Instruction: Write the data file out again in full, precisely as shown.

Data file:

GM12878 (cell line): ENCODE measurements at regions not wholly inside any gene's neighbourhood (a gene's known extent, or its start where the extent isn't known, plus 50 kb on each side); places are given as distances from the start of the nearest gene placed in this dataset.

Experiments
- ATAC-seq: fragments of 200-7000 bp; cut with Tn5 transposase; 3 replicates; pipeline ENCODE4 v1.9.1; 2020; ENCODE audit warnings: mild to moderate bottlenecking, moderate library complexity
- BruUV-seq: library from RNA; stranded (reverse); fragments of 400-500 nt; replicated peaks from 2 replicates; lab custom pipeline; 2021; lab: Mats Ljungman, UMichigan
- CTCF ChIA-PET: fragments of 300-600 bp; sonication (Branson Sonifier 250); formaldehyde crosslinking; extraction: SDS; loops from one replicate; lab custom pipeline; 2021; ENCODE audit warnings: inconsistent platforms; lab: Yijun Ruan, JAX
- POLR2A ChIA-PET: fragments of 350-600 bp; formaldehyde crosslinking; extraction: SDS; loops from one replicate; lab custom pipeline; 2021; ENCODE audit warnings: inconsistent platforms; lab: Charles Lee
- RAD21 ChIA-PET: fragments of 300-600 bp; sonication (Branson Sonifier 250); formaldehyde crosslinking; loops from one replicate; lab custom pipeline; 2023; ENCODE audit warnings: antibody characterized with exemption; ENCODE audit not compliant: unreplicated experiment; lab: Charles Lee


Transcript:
GM12878 (cell line): ENCODE measurements at regions not wholly inside any gene's neighbourhood (a gene's known extent, or its start where the extent isn't known, plus 50 kb on each side); places are given as distances from the start of the nearest gene placed in this dataset.

Experiments
- ATAC-seq: fragments of 200-7000 bp; cut with Tn5 transposase; 3 replicates; pipeline ENCODE4 v1.9.1; 2020; ENCODE audit warnings: mild to moderate bottlenecking, moderate library complexity
- BruUV-seq: library from RNA; stranded (reverse); fragments of 400-500 nt; replicated peaks from 2 replicates; lab custom pipeline; 2021; lab: Mats Ljungman, UMichigan
- CTCF ChIA-PET: fragments of 300-600 bp; sonication (Branson Sonifier 250); formaldehyde crosslinking; extraction: SDS; loops from one replicate; lab custom pipeline; 2021; ENCODE audit warnings: inconsistent platforms; lab: Yijun Ruan, JAX
- POLR2A ChIA-PET: fragments of 350-600 bp; formaldehyde crosslinking; extraction: SDS; loops from one replicate; lab custom pipeline; 2021; ENCODE audit warnings: inconsistent platforms; lab: Charles Lee
- RAD21 ChIA-PET: fragments of 300-600 bp; sonication (Branson Sonifier 250); formaldehyde crosslinking; loops from one replicate; lab custom pipeline; 2023; ENCODE audit warnings: antibody characterized with exemption; ENCODE audit not compliant: unreplicated experiment; lab: Charles Lee